Thinking not allowed

I agree entirely with the beginning of Dr Mynott’s correspondence (Letters, 1 October).

Unfortunately, he then goes off at a tangent, possibly even on a rant, expressing his personal views on specific medical matters. This is exactly what so many managers do when faced with a problem and it simply means that just the symptoms get fixed rather than the problem.

As engineers, we should be asking why this happens. I suggest that the problem is that we are not taught — allowed, even — to think. this is a problem common to the whole of the ‘civilised world’ but it can be traced back to the education system. Schools cram facts into pupils because that is the easy way to teach to pass the essential examinations.

Up to when they begin school, children perpetually ask deeply-probing, philosophical questions. but, as they settle into school, and become brainwashed by the system, their questions are less and less probing. And very few ever recover from this ‘education’ system.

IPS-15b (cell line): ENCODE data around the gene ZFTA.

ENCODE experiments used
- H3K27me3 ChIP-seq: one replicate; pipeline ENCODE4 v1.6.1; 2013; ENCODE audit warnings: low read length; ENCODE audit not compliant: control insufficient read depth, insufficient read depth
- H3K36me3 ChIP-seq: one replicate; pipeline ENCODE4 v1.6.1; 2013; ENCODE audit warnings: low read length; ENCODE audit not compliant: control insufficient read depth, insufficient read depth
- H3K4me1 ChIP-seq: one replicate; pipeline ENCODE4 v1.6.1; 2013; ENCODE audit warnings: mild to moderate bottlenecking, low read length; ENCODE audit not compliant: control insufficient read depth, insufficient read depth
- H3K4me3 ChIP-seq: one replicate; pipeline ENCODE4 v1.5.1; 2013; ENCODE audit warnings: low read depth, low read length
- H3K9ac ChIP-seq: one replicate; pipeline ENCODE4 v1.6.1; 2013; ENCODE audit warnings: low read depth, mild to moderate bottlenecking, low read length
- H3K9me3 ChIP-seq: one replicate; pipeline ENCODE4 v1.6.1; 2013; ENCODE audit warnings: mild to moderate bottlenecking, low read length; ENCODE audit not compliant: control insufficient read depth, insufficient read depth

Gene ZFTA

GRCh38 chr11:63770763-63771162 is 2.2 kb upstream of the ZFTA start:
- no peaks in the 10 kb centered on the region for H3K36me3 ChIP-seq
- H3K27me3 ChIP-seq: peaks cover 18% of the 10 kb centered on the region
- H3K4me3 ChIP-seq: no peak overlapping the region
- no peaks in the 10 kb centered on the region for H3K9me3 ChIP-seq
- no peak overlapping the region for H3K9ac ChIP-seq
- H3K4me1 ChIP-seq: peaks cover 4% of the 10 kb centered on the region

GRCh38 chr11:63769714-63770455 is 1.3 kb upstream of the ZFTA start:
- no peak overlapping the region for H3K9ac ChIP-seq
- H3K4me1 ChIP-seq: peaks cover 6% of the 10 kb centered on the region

those that do have a really hard time as non-conformists, because they want things that are becoming unavailable. These include basic foodstuffs rather than Dr Mynott’s apparent pet hate — processed foods.

The education system should be about encouraging its pupils to think and showing them how to investigate and research their concerns. Providing them with an education for life, in fact.

Brian Hammond

Lichfield, Staffs